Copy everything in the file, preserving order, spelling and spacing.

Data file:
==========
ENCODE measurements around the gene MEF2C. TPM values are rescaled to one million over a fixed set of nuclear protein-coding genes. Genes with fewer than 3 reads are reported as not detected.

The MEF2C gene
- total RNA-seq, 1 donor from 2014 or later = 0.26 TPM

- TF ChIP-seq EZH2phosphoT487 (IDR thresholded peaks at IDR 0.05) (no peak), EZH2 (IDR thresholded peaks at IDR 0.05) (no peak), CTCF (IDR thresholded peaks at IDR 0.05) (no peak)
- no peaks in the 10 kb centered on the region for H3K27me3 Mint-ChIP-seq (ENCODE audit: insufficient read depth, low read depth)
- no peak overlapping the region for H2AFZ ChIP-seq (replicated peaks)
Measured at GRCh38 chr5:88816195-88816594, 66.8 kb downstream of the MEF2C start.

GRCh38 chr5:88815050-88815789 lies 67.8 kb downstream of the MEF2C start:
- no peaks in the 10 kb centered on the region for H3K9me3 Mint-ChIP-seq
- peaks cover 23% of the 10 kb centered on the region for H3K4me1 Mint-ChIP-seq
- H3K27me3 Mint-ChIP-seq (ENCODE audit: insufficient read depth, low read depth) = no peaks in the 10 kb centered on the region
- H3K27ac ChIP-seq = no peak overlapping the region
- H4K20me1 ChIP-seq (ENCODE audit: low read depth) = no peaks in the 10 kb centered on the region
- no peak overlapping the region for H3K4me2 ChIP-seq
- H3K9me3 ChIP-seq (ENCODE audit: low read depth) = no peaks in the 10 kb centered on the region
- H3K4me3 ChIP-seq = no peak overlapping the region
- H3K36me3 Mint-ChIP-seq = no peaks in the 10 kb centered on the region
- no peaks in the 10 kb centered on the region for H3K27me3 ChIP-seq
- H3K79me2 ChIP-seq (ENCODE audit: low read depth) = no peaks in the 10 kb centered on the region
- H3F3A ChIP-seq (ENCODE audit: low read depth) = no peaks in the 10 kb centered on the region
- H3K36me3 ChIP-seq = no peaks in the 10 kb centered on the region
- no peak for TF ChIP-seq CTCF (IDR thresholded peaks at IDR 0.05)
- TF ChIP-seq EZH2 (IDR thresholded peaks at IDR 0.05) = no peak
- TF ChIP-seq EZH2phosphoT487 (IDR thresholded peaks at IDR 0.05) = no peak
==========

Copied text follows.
ENCODE measurements around the gene MEF2C. TPM values are rescaled to one million over a fixed set of nuclear protein-coding genes. Genes with fewer than 3 reads are reported as not detected.

The MEF2C gene
- total RNA-seq, 1 donor from 2014 or later = 0.26 TPM

- TF ChIP-seq EZH2phosphoT487 (IDR thresholded peaks at IDR 0.05) (no peak), EZH2 (IDR thresholded peaks at IDR 0.05) (no peak), CTCF (IDR thresholded peaks at IDR 0.05) (no peak)
- no peaks in the 10 kb centered on the region for H3K27me3 Mint-ChIP-seq (ENCODE audit: insufficient read depth, low read depth)
- no peak overlapping the region for H2AFZ ChIP-seq (replicated peaks)
Measured at GRCh38 chr5:88816195-88816594, 66.8 kb downstream of the MEF2C start.

GRCh38 chr5:88815050-88815789 lies 67.8 kb downstream of the MEF2C start:
- no peaks in the 10 kb centered on the region for H3K9me3 Mint-ChIP-seq
- peaks cover 23% of the 10 kb centered on the region for H3K4me1 Mint-ChIP-seq
- H3K27me3 Mint-ChIP-seq (ENCODE audit: insufficient read depth, low read depth) = no peaks in the 10 kb centered on the region
- H3K27ac ChIP-seq = no peak overlapping the region
- H4K20me1 ChIP-seq (ENCODE audit: low read depth) = no peaks in the 10 kb centered on the region
- no peak overlapping the region for H3K4me2 ChIP-seq
- H3K9me3 ChIP-seq (ENCODE audit: low read depth) = no peaks in the 10 kb centered on the region
- H3K4me3 ChIP-seq = no peak overlapping the region
- H3K36me3 Mint-ChIP-seq = no peaks in the 10 kb centered on the region
- no peaks in the 10 kb centered on the region for H3K27me3 ChIP-seq
- H3K79me2 ChIP-seq (ENCODE audit: low read depth) = no peaks in the 10 kb centered on the region
- H3F3A ChIP-seq (ENCODE audit: low read depth) = no peaks in the 10 kb centered on the region
- H3K36me3 ChIP-seq = no peaks in the 10 kb centered on the region
- no peak for TF ChIP-seq CTCF (IDR thresholded peaks at IDR 0.05)
- TF ChIP-seq EZH2 (IDR thresholded peaks at IDR 0.05) = no peak
- TF ChIP-seq EZH2phosphoT487 (IDR thresholded peaks at IDR 0.05) = no peak